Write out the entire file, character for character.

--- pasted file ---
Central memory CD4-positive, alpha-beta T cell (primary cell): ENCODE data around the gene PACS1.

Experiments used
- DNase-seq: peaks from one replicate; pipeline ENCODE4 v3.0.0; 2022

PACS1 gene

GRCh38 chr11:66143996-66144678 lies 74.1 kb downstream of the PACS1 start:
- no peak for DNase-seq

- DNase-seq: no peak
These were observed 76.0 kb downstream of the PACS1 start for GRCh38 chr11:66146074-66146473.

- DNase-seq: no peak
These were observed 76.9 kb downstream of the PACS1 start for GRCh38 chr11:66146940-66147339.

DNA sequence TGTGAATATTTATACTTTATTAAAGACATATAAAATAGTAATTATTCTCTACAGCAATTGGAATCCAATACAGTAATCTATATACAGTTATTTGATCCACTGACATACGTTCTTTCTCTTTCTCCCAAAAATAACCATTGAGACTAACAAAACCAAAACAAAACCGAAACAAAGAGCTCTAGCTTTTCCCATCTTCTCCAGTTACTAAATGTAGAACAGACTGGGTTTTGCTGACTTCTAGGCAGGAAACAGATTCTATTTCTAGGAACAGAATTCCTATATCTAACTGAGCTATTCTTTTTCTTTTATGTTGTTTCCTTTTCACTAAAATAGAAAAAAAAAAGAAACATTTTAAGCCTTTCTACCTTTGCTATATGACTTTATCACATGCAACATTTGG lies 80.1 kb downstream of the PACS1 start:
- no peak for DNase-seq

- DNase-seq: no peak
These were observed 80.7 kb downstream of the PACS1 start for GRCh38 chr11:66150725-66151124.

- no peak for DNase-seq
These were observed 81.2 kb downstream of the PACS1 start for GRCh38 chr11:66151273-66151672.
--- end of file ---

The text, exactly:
Central memory CD4-positive, alpha-beta T cell (primary cell): ENCODE data around the gene PACS1.

Experiments used
- DNase-seq: peaks from one replicate; pipeline ENCODE4 v3.0.0; 2022

PACS1 gene

GRCh38 chr11:66143996-66144678 lies 74.1 kb downstream of the PACS1 start:
- no peak for DNase-seq

- DNase-seq: no peak
These were observed 76.0 kb downstream of the PACS1 start for GRCh38 chr11:66146074-66146473.

- DNase-seq: no peak
These were observed 76.9 kb downstream of the PACS1 start for GRCh38 chr11:66146940-66147339.

DNA sequence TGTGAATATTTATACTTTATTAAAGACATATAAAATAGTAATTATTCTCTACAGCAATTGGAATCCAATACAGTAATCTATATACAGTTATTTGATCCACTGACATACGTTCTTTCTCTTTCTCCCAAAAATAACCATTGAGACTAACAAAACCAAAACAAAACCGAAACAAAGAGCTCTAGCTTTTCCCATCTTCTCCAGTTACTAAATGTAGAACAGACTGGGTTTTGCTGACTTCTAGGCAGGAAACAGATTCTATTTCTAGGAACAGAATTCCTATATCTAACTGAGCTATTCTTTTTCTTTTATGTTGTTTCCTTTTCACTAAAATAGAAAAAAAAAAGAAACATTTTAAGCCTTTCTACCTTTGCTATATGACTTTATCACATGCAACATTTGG lies 80.1 kb downstream of the PACS1 start:
- no peak for DNase-seq

- DNase-seq: no peak
These were observed 80.7 kb downstream of the PACS1 start for GRCh38 chr11:66150725-66151124.

- no peak for DNase-seq
These were observed 81.2 kb downstream of the PACS1 start for GRCh38 chr11:66151273-66151672.